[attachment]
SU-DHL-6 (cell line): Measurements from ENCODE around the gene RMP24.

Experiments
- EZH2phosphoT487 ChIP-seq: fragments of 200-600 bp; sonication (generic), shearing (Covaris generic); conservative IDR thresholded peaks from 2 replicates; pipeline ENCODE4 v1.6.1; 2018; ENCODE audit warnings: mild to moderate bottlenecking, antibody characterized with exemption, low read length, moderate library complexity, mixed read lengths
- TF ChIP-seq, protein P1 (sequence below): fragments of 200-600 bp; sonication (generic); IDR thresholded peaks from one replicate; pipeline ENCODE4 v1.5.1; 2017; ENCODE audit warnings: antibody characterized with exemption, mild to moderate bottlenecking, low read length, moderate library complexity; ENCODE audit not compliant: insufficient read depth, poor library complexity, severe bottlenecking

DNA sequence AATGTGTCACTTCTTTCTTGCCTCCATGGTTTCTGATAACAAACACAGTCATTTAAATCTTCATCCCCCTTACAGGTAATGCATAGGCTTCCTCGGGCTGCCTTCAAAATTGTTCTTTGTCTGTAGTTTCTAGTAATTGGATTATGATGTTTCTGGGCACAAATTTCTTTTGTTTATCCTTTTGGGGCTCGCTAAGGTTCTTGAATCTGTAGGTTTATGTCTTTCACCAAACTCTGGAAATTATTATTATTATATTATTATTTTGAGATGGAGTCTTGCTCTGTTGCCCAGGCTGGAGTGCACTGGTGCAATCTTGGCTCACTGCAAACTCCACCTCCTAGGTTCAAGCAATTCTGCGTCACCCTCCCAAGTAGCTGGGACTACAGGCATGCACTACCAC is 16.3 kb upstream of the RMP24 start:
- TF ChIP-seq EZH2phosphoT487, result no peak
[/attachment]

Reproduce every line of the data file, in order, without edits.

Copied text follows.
SU-DHL-6 (cell line): Measurements from ENCODE around the gene RMP24.

Experiments
- EZH2phosphoT487 ChIP-seq: fragments of 200-600 bp; sonication (generic), shearing (Covaris generic); conservative IDR thresholded peaks from 2 replicates; pipeline ENCODE4 v1.6.1; 2018; ENCODE audit warnings: mild to moderate bottlenecking, antibody characterized with exemption, low read length, moderate library complexity, mixed read lengths
- TF ChIP-seq, protein P1 (sequence below): fragments of 200-600 bp; sonication (generic); IDR thresholded peaks from one replicate; pipeline ENCODE4 v1.5.1; 2017; ENCODE audit warnings: antibody characterized with exemption, mild to moderate bottlenecking, low read length, moderate library complexity; ENCODE audit not compliant: insufficient read depth, poor library complexity, severe bottlenecking

DNA sequence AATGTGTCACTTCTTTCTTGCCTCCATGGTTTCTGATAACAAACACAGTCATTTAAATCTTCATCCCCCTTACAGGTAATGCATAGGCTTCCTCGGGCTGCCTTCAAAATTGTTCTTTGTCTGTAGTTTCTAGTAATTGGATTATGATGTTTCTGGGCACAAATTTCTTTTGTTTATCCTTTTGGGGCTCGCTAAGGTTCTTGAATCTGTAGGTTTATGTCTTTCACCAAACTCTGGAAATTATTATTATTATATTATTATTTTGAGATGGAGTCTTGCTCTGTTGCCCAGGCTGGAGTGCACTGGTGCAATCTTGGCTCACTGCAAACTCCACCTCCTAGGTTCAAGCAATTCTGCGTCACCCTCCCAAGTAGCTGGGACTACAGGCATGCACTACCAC is 16.3 kb upstream of the RMP24 start:
- TF ChIP-seq EZH2phosphoT487, result no peak